Samantha Leung is the founder of
Hemleva, a company and brand “focused around bringing greenery into the home and into our daily lives.” Her handmade brass mobiles and plant-inspired enamel pins are all locally produced in Washington. “Creativity and technology are fostered alongside ideas of sustainability, fair trade and supporting as local as possible,” Samantha adds. “This is a place where Starbucks, Amazon and Microsoft were born. This is a place where people will wait an hour in line for a bowl of local, organic, traditional pasta made in house from a shop open only four hours a day. It is because they value not only the incredibly delicious food, but also the technique and skill of the artisan making the dish. Like many other people who live in the Seattle area, it may not be where we were born or where we grew up, but it is where I choose to call my home.”
Jocelyn Rahm is a painter, consultant and teacher who lives in Portland, Oregon. She also runs the local furniture and homeware destination Beam & Anchor with her husband Robert. “ What called me to Portland from the Bay Area is still the same thing that keeps me here 14 years later. There is a counterculture spirit here mixed with liberal values, deep kindness, and a casual yet well referenced sensibility. Portland always feels like a small town regardless of how large the city grows. While the winters are bleak, they lend themselves to a robust creative life which is in direct contrast to the summers which are like a [lively] college party that never ends. In an ever more complicated world, Portland offers an ease and simplicity that feels like a panacea.”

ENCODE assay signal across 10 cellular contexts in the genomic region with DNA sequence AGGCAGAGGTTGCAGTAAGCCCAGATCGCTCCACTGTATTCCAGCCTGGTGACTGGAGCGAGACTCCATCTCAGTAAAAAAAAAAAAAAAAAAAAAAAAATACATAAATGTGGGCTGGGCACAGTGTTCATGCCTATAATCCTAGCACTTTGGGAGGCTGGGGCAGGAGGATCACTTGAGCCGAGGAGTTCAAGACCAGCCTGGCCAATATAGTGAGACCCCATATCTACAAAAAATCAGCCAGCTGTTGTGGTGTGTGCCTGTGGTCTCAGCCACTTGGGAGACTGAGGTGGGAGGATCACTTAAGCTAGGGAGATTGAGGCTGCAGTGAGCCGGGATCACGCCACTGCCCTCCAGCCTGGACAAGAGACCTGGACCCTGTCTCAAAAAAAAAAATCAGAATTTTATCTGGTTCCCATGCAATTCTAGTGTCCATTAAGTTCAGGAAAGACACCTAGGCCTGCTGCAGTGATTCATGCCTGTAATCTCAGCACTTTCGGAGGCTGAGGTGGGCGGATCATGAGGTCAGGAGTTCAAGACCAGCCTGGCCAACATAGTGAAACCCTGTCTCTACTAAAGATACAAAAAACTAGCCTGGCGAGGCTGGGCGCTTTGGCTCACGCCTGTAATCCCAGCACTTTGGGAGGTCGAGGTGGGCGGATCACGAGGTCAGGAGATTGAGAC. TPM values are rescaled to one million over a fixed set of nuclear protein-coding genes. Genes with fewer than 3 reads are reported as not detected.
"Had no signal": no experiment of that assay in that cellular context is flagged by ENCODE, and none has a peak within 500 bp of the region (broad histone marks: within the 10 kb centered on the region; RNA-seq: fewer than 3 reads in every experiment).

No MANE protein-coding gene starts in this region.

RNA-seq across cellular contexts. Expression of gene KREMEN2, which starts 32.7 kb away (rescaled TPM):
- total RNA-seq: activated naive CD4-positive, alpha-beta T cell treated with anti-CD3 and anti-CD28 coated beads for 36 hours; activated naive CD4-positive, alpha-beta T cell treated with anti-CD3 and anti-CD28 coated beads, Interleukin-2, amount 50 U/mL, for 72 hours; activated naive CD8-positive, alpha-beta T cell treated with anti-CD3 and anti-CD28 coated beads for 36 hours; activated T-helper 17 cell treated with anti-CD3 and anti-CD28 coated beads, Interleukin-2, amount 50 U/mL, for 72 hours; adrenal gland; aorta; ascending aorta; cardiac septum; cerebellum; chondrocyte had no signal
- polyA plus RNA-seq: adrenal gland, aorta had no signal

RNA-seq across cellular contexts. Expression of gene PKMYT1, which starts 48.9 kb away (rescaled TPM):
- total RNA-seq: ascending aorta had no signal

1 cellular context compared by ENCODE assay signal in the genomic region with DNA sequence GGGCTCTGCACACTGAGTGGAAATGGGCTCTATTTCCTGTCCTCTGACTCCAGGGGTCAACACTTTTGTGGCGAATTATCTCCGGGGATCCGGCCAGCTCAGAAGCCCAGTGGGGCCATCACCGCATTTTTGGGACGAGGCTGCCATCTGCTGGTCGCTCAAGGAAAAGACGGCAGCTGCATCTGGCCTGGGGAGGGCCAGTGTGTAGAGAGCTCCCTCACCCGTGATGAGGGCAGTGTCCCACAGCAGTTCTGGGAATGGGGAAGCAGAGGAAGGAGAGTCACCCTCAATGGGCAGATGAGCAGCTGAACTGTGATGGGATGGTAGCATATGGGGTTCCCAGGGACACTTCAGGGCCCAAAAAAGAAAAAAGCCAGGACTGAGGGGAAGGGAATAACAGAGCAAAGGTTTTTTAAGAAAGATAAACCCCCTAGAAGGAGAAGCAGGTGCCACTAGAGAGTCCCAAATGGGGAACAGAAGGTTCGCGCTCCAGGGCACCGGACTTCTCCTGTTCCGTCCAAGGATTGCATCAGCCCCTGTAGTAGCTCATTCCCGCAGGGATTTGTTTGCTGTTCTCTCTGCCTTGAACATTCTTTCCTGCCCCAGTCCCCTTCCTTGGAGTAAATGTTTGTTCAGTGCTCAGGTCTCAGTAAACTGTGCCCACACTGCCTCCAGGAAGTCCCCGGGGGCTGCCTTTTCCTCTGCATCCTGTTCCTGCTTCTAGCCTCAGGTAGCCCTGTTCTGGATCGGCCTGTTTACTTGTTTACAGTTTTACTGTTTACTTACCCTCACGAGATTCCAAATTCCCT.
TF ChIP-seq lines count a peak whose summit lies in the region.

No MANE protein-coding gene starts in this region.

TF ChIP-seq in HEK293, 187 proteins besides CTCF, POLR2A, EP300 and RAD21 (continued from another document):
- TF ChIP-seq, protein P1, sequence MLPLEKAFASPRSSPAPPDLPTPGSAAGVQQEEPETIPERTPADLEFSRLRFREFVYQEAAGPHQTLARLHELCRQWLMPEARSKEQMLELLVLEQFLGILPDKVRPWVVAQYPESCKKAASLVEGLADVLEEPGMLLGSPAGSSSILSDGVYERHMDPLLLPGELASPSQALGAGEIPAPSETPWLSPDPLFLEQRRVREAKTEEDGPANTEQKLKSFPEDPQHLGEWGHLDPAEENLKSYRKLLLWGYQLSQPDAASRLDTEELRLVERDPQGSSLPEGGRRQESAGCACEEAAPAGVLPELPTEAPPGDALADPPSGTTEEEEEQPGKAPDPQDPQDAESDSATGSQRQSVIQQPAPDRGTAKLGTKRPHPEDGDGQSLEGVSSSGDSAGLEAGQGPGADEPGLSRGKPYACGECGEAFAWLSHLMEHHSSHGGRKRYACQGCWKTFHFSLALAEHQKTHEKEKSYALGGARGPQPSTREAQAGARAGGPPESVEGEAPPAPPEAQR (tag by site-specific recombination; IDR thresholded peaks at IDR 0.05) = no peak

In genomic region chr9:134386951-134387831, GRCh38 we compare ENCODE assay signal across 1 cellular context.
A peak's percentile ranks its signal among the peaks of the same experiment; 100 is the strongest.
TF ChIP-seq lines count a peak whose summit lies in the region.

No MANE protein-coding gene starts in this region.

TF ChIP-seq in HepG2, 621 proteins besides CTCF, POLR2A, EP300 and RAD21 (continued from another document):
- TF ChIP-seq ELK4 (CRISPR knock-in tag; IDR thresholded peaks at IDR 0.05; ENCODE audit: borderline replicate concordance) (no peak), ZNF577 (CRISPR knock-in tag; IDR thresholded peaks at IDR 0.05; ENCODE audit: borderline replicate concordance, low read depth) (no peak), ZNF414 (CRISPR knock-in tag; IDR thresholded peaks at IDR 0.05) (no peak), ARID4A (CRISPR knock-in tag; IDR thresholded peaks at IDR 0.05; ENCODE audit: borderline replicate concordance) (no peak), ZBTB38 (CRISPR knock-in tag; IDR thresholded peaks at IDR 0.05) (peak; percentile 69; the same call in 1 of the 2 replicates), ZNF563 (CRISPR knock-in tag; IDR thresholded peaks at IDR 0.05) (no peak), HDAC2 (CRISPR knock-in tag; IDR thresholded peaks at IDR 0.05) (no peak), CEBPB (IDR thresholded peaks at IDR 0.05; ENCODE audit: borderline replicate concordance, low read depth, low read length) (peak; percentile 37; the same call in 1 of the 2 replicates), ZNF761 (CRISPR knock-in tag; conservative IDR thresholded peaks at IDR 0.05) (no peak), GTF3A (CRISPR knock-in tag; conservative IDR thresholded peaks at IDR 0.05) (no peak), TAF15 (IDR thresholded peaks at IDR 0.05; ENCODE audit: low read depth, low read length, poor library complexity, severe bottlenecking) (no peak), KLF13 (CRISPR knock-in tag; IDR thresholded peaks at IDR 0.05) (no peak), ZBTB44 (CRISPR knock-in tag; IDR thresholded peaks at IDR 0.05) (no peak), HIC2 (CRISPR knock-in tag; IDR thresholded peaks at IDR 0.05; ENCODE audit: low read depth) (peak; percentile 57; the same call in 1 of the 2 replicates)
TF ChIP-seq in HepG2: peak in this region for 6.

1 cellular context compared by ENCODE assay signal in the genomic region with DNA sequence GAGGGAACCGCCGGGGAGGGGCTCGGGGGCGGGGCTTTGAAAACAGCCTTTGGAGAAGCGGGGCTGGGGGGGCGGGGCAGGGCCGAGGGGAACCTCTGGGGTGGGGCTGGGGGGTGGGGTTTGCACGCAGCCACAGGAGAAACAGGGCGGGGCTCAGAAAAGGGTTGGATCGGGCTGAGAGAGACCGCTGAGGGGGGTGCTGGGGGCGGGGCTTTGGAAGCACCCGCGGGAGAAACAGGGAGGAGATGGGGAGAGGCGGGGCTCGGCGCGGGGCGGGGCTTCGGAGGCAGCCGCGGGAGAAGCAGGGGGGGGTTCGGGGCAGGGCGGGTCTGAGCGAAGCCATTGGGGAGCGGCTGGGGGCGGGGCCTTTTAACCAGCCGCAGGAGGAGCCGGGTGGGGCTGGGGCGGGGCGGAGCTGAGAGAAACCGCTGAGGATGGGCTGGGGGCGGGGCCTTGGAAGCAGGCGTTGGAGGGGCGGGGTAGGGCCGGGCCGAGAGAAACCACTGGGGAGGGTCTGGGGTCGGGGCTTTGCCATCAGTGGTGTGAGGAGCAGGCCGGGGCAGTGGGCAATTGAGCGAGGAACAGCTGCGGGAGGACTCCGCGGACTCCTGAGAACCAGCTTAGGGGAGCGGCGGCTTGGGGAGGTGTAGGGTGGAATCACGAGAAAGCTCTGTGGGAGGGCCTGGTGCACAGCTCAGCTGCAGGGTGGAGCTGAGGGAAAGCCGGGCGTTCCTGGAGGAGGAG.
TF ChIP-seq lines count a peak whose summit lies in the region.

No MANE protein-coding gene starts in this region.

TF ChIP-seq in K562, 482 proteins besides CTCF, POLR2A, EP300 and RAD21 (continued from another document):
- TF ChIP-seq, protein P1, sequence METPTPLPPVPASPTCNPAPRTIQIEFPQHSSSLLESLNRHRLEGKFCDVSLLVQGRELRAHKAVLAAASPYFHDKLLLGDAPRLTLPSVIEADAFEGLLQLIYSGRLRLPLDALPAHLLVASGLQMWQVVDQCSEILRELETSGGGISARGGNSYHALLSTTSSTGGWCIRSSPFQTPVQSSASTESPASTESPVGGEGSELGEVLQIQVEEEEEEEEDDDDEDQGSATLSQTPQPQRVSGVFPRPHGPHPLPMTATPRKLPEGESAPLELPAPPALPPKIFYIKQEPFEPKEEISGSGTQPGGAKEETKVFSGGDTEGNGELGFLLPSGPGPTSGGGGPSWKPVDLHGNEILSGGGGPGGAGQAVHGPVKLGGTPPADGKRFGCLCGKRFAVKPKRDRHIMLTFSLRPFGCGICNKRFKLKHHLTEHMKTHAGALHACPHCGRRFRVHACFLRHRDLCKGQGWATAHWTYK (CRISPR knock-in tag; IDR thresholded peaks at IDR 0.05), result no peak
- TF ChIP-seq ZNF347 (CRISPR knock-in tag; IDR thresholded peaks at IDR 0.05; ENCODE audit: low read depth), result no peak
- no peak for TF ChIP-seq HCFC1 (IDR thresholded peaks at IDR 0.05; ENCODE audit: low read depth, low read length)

Oregon mid-century pied-à-terre offers its owners a “no-frills” space to display vintage finds and a vast record collection.
Lindy Dodge, founder of Thimble & Cloth, shares her takeaways from life in the Pacific Northwest: “It’s taken me some time to love the changing seasons of Washington without longing for more sun. I had twin babies which forces you to slow down, savor and enjoy, and this shift in attitude stretched to every aspect in my life. I don’t get caught up in wishing to be anywhere else, I enjoy what the seasons have to offer and what they’ve done for me creatively as well. Whether it be farmers’ markets in the spring, gardening in the summer, long days of sewing in the fall or early nights in the winter, the seasons force you to focus on the present. I’ve had many a creative breakthrough in my studio on a long, grey, rainy Washington day.”
Lindy and Travis Dodge have filled
their Tacoma, with a combination of rustic, vintage and modern pieces for a breezy and laid-back feel. Washington home
Lokokitchen founder Lauren Ko is a writer, artist and self-taught baker who lives in Seattle, Washington. She shares her stunningly intricate pie designs on Instagram.